A la Carte
While school lunches are subject to some regulation, most food items that are sold separately, or a la carte, are not. A la carte foods may include meal-type items such as a single slice of pizza or a single serving of French fries, but more commonly they are snacks, such as ice cream, potato chips, or cookies.
The National School Lunch Program regulates only the few a la carte items that fall into a category called Foods of Minimal Nutritional Value (FMNV). The FMNV classification was developed in the 1970s to identify those foods that provided fewer than 5 percent of the daily value of certain nutrients.
The FMNV list has just four categories: soda water, water ices, chewing gum, and certain candies. Here’s a more detailed definition from the USDA Web site.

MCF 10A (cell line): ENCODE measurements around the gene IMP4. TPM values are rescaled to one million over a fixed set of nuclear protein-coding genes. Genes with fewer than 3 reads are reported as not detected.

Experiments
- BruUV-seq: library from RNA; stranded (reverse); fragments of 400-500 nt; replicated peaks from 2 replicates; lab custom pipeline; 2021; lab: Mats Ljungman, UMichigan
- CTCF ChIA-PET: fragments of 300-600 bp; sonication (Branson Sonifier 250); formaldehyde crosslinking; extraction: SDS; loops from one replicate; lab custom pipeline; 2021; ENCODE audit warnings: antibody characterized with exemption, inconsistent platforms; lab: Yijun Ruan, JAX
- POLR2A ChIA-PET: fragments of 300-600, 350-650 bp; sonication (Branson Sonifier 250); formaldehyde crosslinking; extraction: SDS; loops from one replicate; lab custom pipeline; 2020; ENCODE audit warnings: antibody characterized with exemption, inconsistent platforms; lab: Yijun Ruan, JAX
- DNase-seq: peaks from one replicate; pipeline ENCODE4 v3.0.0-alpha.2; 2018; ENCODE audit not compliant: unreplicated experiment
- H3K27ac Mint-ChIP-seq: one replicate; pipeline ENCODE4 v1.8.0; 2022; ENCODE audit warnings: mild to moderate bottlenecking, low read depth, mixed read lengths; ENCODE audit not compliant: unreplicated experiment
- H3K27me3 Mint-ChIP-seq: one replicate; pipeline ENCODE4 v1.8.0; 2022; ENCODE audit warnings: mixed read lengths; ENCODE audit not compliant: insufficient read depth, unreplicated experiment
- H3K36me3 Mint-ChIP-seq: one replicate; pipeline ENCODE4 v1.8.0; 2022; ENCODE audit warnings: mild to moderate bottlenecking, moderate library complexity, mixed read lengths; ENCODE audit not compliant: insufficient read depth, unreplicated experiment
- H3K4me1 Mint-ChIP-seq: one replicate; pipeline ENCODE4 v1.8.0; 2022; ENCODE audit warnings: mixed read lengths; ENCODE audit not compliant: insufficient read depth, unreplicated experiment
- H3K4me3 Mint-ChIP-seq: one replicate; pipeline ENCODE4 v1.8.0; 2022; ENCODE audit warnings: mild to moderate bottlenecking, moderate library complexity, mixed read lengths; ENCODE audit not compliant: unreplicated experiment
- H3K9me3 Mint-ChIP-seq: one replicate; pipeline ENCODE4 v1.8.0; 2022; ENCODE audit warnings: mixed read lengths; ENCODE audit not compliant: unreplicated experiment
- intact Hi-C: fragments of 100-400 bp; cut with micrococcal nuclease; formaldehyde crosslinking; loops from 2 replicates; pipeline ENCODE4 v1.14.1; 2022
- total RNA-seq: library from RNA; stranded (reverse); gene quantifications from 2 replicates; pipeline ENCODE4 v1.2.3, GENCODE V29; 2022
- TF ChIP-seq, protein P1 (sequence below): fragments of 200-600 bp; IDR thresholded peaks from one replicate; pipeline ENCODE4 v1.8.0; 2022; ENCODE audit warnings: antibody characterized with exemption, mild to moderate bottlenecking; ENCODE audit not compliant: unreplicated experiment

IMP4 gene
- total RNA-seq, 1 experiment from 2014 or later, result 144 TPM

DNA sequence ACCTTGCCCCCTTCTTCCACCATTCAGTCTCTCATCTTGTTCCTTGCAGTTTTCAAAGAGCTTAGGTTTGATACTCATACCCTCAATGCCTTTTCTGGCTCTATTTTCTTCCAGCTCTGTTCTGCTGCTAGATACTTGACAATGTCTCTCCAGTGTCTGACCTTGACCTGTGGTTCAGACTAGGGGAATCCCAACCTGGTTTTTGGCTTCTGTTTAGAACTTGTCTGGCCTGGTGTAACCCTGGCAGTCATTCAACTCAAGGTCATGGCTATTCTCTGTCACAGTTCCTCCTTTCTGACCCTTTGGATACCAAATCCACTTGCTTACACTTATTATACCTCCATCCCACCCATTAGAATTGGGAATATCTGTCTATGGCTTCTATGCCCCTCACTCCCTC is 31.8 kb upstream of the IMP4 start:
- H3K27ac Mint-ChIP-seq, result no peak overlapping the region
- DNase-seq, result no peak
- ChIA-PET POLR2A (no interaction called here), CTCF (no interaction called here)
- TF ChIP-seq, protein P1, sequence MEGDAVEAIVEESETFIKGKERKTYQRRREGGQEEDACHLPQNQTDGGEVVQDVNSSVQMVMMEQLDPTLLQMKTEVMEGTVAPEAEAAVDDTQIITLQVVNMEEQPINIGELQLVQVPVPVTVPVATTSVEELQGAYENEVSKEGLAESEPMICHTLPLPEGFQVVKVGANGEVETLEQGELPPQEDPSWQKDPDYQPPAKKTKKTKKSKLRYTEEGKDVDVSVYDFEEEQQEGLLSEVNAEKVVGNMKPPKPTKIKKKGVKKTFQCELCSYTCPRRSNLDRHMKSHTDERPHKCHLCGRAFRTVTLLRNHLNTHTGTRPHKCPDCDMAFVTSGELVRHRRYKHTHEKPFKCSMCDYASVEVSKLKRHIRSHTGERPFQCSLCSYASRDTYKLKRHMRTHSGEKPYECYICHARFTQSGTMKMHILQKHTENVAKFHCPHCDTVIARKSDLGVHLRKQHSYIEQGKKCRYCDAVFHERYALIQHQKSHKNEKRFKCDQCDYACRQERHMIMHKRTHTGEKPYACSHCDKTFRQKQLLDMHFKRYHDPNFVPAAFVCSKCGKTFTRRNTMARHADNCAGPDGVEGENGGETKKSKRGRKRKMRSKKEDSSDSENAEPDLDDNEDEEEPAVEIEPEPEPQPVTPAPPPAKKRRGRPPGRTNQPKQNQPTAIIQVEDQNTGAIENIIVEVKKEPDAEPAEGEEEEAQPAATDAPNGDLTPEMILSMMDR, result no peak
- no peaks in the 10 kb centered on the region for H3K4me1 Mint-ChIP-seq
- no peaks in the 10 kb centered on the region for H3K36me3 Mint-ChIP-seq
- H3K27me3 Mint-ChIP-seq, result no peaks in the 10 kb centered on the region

CSPI has a quiz you can take to see which foods are considered FMNV.
The original purpose of establishing FMNV was to identify foods that were not contributing to the well-being of our children. Dramatic changes in the food landscape over the last 30 years have rendered the categories of FMNV, in our view, out of date.
We applaud the states and local school districts that have chosen to adopt stricter (i.e., healthier) regulation of a la carte items.
Reprinted with the permission of the Rudd Center for Food Policy & Obesity at Yale University
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